The world is getting back to normal, which means two things: Vendors are shifting back to in-the-flesh conferences, and I’m writing again. The convergence of these two facts leads to me cranking out a short blog about SugarCRM’s Analyst Summit, held Nov. 10 in Santa Cruz, CA.
The real highlight of the event for me was speaking to Sugar’s customers, a healthy handful of whom were in attendance. This is a change from my usual experience, where I’m more absorbed in what the host company is doing in terms of strategy and/or product. These customers—I interviewed executives from an air travel contractor, a for-profit shoe charity, and a surgical instrument sterilizer, among others—were the stars of this show. It was a refreshing experience.
Feel the Message
The expected updates to Sugar’s product road map were there, along with some healthy discussion of messaging. As always, I appreciate Sugar’s leadership team and its willingness to listen to feedback on how the company presents itself and adjust accordingly, or at least tell us why they will keep what they have. But the real message for me was those customers and their relationships with Sugar. Most of the time, there’s a certain sameness about the reference customers vendors trot out at events like this; they’re either recognizable brands or have easily explained businesses, they have a typical application and employee environment, and the ROI story is A-B-C. Vendors want you to understand why their customers chose them, and sometimes a challenging story can delay that understanding.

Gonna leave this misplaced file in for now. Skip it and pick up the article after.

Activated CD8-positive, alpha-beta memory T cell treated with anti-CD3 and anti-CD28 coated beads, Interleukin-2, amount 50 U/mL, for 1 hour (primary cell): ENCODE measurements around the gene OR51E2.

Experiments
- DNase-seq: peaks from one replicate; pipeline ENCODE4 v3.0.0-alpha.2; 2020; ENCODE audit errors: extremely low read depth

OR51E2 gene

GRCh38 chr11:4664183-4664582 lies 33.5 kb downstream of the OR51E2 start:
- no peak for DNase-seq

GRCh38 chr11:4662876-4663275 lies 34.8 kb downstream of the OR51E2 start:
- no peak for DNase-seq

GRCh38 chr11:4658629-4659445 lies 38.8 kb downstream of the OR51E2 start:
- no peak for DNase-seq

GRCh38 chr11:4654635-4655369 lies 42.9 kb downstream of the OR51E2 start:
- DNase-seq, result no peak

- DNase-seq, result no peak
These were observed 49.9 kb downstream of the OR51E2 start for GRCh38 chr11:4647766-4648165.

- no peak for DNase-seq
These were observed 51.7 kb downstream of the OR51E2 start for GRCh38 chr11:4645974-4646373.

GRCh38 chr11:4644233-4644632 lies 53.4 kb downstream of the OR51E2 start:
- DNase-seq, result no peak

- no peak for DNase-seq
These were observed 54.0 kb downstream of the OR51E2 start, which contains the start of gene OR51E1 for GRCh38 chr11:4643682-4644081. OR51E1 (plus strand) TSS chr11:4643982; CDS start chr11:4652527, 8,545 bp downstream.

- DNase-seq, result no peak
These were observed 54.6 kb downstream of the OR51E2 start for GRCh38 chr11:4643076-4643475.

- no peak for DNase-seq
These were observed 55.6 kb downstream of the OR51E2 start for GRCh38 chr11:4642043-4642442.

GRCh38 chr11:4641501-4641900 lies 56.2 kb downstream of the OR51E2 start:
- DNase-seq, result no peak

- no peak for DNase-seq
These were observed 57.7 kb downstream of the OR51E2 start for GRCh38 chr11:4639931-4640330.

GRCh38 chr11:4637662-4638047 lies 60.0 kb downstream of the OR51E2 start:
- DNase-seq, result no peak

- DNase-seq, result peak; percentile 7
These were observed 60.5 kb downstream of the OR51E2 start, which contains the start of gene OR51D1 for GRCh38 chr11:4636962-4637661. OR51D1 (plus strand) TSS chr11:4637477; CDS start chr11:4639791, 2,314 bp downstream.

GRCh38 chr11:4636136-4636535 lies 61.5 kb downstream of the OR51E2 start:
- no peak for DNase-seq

Truthful Tales, Timely Told
SugarCRM’s spotlight customers for this summit brought their passion for their work with them, and their appreciation for Sugar as well. Each one left me feeling that, not only was SugarCRM the right choice for them, but that no other vendor could have satisfied them. If there were parts of the business where they’d never consider switching to Sugar products, they said so clearly and explained why, but we never lost the sense that Sugar was a partner and a permanent addition to their tech environment. Hearing about how easy it was for the fundraising organization to add new fields or modules to the system on the fly, with just a few minutes of downtime to put it in place, told me that Sugar’s core competency—highly adaptible and customizable software—was alive and well. Same for the aviation services company and its ability to identify new opportunities in a very low-volume business, or the surgical equipment sterilizer’s balance of field service and freight-shipped repair jobs, despite Sugar not being especially well-known for field service. (Not to say Sugar lacks it, they’re just not the obvious standout.)
New technology, and new ways of presenting and using it, will always be important in enterprise software. Analysts are not going to get tired of hearing about it. But it’s the stories behind the tech that sell it, and that sell us on why one vendor’s got momentum where a similar one doesn’t. While I don’t completely agree with Sugar CPO Zac Sprackett that CRM is “storytelling at scale,” he’s definitely onto something. Bring the best stories, the customers that we couldn’t imagine using somebody else’s product, and let them tell us why.